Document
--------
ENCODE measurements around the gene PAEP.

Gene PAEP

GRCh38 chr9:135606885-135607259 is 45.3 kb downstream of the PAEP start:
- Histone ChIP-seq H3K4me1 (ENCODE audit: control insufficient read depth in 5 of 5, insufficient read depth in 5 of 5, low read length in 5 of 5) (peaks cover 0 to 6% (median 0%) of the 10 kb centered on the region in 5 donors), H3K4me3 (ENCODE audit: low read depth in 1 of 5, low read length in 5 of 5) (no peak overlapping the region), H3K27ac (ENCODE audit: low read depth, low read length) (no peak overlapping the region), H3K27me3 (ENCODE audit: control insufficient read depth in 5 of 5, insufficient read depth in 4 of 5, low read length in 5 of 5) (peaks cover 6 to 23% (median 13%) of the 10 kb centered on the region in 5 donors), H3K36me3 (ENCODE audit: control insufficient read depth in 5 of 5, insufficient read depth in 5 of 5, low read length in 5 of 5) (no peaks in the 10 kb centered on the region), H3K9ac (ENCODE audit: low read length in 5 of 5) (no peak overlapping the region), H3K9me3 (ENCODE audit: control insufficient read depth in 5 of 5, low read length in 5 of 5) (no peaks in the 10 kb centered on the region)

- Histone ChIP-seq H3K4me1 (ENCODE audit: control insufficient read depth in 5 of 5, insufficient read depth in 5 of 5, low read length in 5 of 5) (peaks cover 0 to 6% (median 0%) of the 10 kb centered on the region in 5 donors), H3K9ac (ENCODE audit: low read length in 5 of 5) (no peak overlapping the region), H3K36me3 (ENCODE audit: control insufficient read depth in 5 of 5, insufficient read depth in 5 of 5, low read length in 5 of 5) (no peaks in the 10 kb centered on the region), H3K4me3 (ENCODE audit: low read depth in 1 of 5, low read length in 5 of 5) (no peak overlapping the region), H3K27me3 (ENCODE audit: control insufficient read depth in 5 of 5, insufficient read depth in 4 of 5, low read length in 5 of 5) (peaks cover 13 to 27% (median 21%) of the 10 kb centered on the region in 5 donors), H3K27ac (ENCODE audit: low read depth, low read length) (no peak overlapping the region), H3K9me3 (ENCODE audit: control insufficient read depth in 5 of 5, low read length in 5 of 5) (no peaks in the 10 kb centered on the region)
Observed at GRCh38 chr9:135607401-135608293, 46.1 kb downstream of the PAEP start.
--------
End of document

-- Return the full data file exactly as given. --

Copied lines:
ENCODE measurements around the gene PAEP.

Gene PAEP

GRCh38 chr9:135606885-135607259 is 45.3 kb downstream of the PAEP start:
- Histone ChIP-seq H3K4me1 (ENCODE audit: control insufficient read depth in 5 of 5, insufficient read depth in 5 of 5, low read length in 5 of 5) (peaks cover 0 to 6% (median 0%) of the 10 kb centered on the region in 5 donors), H3K4me3 (ENCODE audit: low read depth in 1 of 5, low read length in 5 of 5) (no peak overlapping the region), H3K27ac (ENCODE audit: low read depth, low read length) (no peak overlapping the region), H3K27me3 (ENCODE audit: control insufficient read depth in 5 of 5, insufficient read depth in 4 of 5, low read length in 5 of 5) (peaks cover 6 to 23% (median 13%) of the 10 kb centered on the region in 5 donors), H3K36me3 (ENCODE audit: control insufficient read depth in 5 of 5, insufficient read depth in 5 of 5, low read length in 5 of 5) (no peaks in the 10 kb centered on the region), H3K9ac (ENCODE audit: low read length in 5 of 5) (no peak overlapping the region), H3K9me3 (ENCODE audit: control insufficient read depth in 5 of 5, low read length in 5 of 5) (no peaks in the 10 kb centered on the region)

- Histone ChIP-seq H3K4me1 (ENCODE audit: control insufficient read depth in 5 of 5, insufficient read depth in 5 of 5, low read length in 5 of 5) (peaks cover 0 to 6% (median 0%) of the 10 kb centered on the region in 5 donors), H3K9ac (ENCODE audit: low read length in 5 of 5) (no peak overlapping the region), H3K36me3 (ENCODE audit: control insufficient read depth in 5 of 5, insufficient read depth in 5 of 5, low read length in 5 of 5) (no peaks in the 10 kb centered on the region), H3K4me3 (ENCODE audit: low read depth in 1 of 5, low read length in 5 of 5) (no peak overlapping the region), H3K27me3 (ENCODE audit: control insufficient read depth in 5 of 5, insufficient read depth in 4 of 5, low read length in 5 of 5) (peaks cover 13 to 27% (median 21%) of the 10 kb centered on the region in 5 donors), H3K27ac (ENCODE audit: low read depth, low read length) (no peak overlapping the region), H3K9me3 (ENCODE audit: control insufficient read depth in 5 of 5, low read length in 5 of 5) (no peaks in the 10 kb centered on the region)
Observed at GRCh38 chr9:135607401-135608293, 46.1 kb downstream of the PAEP start.